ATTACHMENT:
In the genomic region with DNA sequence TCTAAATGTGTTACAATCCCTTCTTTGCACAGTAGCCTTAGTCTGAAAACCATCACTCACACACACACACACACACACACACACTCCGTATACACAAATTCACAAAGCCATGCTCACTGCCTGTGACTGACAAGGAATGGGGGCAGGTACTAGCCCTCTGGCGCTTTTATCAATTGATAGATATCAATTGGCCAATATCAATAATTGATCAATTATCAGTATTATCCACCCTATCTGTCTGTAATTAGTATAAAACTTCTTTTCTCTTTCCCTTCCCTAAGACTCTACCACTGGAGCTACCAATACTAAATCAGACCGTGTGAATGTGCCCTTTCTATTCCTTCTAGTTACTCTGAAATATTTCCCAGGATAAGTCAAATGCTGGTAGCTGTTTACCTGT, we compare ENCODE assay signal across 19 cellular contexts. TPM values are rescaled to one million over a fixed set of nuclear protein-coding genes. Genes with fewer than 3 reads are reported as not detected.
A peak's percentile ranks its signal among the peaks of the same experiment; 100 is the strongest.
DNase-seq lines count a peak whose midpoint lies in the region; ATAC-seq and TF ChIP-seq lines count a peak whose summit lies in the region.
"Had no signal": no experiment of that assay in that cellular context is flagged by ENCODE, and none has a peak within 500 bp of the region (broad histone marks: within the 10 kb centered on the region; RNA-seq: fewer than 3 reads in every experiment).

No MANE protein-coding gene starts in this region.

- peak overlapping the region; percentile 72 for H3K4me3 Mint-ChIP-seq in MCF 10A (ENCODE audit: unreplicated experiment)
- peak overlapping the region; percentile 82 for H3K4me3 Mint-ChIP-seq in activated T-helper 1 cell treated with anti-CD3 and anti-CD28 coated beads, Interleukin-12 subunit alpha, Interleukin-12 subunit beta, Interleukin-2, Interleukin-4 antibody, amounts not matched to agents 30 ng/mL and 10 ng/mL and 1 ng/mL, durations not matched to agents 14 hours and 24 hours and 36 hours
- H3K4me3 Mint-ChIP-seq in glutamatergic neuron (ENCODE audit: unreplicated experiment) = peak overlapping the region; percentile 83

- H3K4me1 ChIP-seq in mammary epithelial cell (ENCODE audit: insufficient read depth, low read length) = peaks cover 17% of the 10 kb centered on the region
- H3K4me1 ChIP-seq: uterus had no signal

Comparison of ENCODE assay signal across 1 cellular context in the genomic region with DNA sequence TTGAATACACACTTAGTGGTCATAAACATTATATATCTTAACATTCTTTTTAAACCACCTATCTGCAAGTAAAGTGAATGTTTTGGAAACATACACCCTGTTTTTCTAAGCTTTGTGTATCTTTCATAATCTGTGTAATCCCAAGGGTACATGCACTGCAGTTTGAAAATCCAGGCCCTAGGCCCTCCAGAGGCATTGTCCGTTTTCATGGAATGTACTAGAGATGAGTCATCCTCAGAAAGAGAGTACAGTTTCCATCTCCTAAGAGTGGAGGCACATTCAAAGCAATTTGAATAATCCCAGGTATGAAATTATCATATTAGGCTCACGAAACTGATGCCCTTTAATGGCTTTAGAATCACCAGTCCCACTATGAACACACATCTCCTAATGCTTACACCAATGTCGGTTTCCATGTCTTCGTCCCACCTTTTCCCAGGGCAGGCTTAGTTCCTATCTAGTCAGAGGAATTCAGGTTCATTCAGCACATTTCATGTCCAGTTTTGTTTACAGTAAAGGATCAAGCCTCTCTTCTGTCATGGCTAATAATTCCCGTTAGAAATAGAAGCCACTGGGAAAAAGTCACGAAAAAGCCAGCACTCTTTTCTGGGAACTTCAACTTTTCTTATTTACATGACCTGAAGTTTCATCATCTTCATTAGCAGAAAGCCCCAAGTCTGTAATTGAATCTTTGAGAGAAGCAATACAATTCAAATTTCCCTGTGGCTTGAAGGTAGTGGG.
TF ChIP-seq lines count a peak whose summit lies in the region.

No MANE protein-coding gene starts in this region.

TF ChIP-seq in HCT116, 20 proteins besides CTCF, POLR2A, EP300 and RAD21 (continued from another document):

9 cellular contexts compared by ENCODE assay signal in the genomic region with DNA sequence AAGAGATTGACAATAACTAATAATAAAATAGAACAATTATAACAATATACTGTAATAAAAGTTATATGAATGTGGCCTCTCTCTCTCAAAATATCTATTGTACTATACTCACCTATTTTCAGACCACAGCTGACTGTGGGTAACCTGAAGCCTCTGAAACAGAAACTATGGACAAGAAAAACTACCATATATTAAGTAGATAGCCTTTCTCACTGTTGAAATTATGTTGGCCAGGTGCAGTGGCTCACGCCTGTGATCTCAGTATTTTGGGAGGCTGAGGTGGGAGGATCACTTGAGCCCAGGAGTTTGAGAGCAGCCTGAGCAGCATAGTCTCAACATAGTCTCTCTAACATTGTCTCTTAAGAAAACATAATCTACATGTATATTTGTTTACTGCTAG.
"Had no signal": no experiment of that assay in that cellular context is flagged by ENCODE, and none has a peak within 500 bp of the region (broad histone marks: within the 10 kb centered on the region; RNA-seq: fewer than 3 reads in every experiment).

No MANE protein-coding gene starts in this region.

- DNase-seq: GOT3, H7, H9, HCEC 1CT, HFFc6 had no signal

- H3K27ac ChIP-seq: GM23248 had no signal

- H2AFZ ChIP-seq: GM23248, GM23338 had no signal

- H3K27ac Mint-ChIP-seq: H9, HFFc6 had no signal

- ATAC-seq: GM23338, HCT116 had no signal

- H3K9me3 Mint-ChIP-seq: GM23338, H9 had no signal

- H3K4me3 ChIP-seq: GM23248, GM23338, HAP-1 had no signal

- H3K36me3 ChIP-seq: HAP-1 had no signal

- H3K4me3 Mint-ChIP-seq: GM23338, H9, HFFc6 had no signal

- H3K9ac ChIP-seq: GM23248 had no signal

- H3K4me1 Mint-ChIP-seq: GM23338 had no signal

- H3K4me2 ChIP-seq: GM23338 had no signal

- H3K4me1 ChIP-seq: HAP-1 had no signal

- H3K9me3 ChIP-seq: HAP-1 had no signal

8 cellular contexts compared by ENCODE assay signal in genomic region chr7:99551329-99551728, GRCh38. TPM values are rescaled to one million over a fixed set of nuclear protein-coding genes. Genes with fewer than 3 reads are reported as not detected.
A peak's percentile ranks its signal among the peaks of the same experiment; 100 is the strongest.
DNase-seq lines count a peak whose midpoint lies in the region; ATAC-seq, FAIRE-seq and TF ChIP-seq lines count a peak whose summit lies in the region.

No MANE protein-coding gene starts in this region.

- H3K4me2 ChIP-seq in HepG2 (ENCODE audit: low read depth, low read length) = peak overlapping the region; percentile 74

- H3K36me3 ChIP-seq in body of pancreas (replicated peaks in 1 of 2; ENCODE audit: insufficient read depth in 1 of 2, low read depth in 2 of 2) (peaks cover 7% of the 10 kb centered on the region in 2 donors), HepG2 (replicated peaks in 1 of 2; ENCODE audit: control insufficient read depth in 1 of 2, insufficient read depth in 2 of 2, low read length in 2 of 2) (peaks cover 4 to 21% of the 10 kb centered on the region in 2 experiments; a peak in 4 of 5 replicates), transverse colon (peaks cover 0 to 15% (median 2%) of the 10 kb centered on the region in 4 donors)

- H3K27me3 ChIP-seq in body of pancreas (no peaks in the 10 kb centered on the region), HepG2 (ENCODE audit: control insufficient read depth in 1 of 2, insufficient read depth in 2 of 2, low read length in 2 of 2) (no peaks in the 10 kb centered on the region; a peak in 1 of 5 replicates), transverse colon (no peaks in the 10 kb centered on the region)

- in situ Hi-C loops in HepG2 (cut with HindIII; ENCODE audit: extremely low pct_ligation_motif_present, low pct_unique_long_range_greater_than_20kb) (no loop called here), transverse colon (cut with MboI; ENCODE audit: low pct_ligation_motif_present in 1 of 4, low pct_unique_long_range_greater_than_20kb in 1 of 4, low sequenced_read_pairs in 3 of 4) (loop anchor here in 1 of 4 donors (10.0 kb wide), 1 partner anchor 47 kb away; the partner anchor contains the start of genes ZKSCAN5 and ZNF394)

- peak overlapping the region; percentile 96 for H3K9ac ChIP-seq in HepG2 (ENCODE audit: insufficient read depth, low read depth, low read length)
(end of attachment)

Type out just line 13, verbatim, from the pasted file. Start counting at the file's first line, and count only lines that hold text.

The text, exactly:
No MANE protein-coding gene starts in this region.